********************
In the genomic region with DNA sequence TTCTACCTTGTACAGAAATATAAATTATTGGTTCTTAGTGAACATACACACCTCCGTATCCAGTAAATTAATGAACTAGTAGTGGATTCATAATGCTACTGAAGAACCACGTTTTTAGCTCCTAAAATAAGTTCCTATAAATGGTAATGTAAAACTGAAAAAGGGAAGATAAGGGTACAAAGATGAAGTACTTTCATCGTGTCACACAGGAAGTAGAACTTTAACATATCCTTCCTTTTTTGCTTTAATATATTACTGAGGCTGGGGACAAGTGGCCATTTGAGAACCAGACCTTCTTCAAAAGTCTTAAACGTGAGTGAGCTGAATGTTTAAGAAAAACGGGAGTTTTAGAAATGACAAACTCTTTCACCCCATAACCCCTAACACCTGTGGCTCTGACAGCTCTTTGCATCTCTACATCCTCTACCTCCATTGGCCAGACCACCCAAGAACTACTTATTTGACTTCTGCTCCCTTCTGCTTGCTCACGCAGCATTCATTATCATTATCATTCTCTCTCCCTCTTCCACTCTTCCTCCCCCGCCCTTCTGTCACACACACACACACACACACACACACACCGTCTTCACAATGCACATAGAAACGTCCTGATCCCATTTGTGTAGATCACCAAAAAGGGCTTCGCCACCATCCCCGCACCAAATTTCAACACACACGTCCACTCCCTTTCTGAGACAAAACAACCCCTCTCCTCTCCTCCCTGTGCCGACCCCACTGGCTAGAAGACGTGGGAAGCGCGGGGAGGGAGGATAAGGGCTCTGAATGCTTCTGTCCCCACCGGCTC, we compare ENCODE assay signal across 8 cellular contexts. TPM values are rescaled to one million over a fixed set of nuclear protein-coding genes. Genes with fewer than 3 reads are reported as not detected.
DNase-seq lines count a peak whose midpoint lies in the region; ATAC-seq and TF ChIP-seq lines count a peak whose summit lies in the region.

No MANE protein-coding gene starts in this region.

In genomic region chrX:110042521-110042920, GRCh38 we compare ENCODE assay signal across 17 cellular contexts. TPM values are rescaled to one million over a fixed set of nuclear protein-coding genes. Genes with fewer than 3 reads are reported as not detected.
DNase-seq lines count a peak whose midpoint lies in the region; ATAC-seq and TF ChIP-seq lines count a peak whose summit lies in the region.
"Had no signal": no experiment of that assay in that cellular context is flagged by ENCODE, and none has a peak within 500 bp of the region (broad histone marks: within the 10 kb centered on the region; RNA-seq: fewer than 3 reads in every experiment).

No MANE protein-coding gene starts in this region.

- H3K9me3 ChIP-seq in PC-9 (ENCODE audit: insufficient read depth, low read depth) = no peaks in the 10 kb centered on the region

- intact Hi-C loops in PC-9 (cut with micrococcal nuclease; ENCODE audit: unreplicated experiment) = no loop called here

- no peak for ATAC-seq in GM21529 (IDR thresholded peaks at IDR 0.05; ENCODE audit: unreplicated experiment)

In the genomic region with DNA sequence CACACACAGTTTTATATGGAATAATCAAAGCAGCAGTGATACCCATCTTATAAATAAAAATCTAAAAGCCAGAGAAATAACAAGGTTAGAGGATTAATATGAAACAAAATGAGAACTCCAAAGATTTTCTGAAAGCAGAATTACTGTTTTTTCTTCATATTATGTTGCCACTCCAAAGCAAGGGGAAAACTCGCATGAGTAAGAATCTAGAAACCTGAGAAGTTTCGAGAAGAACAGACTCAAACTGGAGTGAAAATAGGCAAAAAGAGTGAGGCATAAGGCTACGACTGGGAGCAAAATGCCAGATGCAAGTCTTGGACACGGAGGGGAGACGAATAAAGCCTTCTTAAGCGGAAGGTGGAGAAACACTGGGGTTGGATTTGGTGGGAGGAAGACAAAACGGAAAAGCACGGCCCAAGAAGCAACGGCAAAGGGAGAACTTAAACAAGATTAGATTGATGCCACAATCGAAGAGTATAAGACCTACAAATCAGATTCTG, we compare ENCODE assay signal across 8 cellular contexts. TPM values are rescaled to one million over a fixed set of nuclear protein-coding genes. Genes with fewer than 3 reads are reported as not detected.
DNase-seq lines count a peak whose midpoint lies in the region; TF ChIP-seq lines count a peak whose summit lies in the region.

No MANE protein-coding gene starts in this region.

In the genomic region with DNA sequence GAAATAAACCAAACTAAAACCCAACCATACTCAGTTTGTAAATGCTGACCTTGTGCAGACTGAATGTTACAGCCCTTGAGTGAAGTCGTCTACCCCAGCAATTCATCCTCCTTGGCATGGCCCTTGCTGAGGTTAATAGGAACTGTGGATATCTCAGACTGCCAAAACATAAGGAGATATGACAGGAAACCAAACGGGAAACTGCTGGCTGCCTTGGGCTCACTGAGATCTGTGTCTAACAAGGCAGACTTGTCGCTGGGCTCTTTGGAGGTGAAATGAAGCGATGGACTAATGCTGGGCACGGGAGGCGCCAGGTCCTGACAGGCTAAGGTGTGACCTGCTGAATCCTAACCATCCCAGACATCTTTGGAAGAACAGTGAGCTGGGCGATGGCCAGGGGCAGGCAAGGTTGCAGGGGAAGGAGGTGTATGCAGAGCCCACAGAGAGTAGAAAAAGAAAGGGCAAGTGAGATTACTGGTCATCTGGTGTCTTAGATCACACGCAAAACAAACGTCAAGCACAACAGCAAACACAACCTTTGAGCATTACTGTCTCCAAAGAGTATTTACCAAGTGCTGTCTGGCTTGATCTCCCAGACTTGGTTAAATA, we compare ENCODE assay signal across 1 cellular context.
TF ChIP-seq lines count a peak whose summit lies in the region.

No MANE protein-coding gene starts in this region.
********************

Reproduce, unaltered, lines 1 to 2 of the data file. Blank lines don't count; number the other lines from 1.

In the genomic region with DNA sequence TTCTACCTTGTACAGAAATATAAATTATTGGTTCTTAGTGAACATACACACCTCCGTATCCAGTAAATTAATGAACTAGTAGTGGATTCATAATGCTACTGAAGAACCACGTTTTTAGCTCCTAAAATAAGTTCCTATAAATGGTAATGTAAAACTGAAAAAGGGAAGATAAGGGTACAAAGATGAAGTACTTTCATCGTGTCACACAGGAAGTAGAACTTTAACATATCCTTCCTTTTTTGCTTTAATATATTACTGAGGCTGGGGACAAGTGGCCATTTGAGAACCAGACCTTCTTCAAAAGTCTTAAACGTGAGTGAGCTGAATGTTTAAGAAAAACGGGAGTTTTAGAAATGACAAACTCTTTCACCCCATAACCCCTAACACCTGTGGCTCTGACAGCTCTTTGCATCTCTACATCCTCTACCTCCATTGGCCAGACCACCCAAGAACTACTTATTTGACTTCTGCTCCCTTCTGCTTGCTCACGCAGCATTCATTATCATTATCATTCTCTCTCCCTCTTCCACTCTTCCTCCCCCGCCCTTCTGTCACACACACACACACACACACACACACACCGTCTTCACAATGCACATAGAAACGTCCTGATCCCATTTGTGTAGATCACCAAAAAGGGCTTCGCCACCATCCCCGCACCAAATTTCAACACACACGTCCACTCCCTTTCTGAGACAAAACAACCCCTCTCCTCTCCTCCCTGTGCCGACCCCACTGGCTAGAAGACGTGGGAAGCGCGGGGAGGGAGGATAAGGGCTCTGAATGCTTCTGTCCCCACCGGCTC, we compare ENCODE assay signal across 8 cellular contexts. TPM values are rescaled to one million over a fixed set of nuclear protein-coding genes. Genes with fewer than 3 reads are reported as not detected.
DNase-seq lines count a peak whose midpoint lies in the region; ATAC-seq and TF ChIP-seq lines count a peak whose summit lies in the region.